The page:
BOE resists Council’s demands penned to the superintendent



At their Sept. 28 meeting, the Board of Education addressed a letter written to the Town Manager Garry Brumback and Superintendent of Schools Tim Connellan on behalf of the Town Council regarding the current state of the Connecticut budget.

Members of the BOE expressed concerns with the letter and hinted that they might not respond by the council’s Oct. 20 deadline. Republican BOE chair Brian Goralski read the letter publicly at the meeting before voicing his protests to the letter, and his opinions were echoed by board members on both sides of the aisle.

“I worry about the direction you outline in your letter,” Goralski said. “Rather than having the town manager and the superintendent look to reduce budgets we approved, I recommend we look to set up a joint meeting with representatives of the council, Board of Education, Board of Finance, along with key administrators of the town and school system to discuss the best plan moving forward.”

The Town Council’s letter was crafted by chair Michael Riccio and Democratic caucus leader Chris Palmieri, and it was sent on Sept. 22 to Brumback and Connellan. It asked the subjects to “prepare a list of how they would absorb this $5 million cut and the impact that this cut would have on operations.”

The letter explains that in years past, the first Education Cost Sharing (ECS) installment of approximately $5 million would be expected by the end of October. This installment is one of four installments of the year.

The letter writes, “We are optimistic that we will never have to exercise this option but feel strongly that it would be inappropriate not to at least start planning. We are asking that these documents be prepared no later than Oct. 20.”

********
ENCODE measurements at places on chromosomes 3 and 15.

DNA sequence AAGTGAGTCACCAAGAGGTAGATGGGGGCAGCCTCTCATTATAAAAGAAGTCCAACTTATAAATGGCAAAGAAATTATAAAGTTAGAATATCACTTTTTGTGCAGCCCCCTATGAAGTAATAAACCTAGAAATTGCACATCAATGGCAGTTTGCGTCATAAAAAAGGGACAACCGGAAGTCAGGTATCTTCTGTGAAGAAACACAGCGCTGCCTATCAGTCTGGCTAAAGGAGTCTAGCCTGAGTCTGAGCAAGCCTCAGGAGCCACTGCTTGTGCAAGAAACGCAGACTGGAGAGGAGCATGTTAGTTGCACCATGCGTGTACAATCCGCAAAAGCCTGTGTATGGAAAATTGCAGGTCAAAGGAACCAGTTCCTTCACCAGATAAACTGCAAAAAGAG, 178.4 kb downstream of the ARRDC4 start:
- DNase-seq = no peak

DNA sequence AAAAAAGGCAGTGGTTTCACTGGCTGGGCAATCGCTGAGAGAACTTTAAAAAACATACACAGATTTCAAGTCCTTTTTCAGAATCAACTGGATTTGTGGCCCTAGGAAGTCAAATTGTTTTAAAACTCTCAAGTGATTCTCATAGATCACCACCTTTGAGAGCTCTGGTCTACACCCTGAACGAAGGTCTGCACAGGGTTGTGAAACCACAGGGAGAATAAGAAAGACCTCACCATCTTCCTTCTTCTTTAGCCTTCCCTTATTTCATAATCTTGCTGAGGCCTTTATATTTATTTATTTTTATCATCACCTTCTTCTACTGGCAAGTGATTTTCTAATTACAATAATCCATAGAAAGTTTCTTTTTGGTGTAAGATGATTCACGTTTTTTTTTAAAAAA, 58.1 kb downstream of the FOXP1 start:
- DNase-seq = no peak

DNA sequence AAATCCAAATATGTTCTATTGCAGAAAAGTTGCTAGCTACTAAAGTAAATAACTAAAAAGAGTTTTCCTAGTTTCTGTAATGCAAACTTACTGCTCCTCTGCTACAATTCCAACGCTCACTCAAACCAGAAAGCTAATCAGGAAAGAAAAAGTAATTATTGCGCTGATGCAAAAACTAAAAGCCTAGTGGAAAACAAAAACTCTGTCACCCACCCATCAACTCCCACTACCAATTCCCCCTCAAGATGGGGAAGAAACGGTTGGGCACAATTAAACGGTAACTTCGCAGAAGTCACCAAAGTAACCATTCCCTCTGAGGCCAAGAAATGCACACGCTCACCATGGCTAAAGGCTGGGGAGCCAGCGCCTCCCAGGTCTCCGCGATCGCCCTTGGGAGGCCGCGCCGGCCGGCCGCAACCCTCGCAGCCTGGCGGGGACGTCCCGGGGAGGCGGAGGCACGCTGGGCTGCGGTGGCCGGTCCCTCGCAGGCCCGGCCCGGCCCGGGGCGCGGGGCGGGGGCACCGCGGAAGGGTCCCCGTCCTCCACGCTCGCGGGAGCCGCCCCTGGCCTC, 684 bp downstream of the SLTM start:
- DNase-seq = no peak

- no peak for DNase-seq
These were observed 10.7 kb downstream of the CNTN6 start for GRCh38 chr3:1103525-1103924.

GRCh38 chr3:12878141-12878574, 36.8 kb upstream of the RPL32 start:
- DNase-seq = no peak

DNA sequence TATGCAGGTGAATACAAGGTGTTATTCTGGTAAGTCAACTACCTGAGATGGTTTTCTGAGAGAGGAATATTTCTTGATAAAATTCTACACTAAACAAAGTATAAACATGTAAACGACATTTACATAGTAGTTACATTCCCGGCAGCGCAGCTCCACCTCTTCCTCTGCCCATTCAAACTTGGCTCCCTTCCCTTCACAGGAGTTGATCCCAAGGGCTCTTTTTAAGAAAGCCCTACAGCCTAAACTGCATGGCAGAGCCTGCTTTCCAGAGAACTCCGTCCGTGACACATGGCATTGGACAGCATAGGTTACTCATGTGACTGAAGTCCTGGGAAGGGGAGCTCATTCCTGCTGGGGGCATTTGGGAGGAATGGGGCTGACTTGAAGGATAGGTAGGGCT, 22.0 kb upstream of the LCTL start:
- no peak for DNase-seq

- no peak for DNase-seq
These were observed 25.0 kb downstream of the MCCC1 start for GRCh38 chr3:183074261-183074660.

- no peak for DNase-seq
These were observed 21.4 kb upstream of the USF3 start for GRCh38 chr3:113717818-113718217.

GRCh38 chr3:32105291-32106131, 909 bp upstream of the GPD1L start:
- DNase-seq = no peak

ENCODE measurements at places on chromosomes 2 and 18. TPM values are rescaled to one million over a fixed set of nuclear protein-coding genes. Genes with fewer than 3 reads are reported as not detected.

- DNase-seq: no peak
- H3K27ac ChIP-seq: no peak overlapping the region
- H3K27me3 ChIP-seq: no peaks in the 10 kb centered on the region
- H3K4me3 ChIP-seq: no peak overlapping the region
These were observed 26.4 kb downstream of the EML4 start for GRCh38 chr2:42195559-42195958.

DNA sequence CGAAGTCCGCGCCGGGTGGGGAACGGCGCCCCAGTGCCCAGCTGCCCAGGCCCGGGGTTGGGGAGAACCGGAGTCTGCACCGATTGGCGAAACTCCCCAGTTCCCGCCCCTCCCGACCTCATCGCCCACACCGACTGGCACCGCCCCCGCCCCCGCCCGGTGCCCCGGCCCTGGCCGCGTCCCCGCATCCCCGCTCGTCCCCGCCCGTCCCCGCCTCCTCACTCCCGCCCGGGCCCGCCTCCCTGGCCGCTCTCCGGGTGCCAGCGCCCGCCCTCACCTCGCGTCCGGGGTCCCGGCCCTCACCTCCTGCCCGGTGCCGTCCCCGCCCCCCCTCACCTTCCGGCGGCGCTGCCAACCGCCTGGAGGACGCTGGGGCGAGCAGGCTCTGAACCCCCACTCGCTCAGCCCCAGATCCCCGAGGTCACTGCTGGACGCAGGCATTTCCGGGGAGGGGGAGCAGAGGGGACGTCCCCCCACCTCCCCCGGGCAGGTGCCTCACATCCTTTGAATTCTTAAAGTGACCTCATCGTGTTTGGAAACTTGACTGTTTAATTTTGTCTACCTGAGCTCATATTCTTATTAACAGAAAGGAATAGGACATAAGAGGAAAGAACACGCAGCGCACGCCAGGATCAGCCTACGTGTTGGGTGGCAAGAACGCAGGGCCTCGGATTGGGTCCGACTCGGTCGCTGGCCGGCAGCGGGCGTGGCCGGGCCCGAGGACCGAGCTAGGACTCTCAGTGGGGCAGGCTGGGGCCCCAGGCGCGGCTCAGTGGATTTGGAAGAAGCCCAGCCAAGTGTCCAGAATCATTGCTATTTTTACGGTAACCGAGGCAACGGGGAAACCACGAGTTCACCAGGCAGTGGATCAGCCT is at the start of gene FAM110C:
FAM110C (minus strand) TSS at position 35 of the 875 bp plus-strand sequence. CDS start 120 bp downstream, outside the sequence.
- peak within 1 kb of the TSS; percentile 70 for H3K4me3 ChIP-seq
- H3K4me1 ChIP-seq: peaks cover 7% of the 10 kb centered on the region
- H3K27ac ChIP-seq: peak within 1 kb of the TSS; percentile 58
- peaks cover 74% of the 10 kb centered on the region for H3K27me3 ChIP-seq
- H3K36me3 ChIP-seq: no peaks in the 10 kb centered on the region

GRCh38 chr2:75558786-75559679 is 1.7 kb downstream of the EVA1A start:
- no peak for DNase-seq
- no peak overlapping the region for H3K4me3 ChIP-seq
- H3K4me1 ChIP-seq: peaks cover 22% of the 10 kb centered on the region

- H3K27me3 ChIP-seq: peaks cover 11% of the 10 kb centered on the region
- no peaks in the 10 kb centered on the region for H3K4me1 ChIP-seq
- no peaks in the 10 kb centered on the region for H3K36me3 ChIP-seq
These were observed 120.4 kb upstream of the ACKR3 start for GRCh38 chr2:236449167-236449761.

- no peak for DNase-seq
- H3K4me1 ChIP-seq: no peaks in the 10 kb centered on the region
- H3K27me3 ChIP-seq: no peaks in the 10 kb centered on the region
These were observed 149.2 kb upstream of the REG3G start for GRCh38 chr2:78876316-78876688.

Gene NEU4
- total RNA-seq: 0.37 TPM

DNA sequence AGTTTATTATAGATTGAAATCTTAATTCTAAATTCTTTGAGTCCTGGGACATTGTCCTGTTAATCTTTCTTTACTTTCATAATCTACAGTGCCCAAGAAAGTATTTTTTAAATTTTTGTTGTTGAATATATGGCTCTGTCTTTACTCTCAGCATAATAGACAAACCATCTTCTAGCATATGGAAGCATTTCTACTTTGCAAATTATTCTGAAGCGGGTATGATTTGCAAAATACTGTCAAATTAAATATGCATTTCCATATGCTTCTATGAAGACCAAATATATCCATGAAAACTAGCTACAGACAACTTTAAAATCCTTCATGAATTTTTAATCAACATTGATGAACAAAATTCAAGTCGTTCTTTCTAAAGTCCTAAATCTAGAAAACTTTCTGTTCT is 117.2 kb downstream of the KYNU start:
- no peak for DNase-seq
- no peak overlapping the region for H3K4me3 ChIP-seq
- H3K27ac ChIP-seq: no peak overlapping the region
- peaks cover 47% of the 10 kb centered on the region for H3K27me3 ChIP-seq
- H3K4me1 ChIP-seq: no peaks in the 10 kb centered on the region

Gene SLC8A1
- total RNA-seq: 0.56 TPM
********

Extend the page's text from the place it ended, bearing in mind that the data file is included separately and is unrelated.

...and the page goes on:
Goralski went on to explain that this year, the school’s budget was reduced by $1.1 million, which resulted in the loss of 14 faculty positions, $250,000 in textbooks, and the dissolution of middle school sports. Additional cuts, he said, would come out of staff and programs.

“I am confident there will eventually be a state budget and something will be coming our way,” said Goralski. “If we start proposing reductions of town services without all the facts and a clear plan, it will cause unneeded stress on residents who rely on those services, and raise fears in families about the education of their children.”

Connellan told the board that 80 percent of the school budget is salaries and benefits. “If there was a need to reduce, we can only freeze so much and then we’re looking at staff and programs,” he said.

Democrat Robert Brown echoed the chair’s opinions, saying that he was frustrated with the idea of creating a list of budget cuts in advance. “To have a meeting now without knowing what the state is going to give us, we’re just going to be guessing, and we’re probably going to scare a heck of a lot of people about losing their jobs and that may not happen,” he said. “Until we know what the state is giving us, why make a projection like this?”

Terry Lombardi (R) said that financial discussions shouldn’t be done publicly. She compared the current fiscal crisis with a family’s financial struggles, and she compared the role of the BOE to her own role as a parent, shielding her children from unnecessary fear while the parents try to prepare contingency plans.

“We started to look at scenarios of ‘what if,’ and we didn’t share that with our sons or our families. But we knew we had to be prepared,” she said. “I do not want to scare people, but I think I have a fiscal responsibility.”

No action was taken on the letter. The BOE’s next scheduled meeting (Oct. 12) falls before the council’s Oct. 20 deadline.

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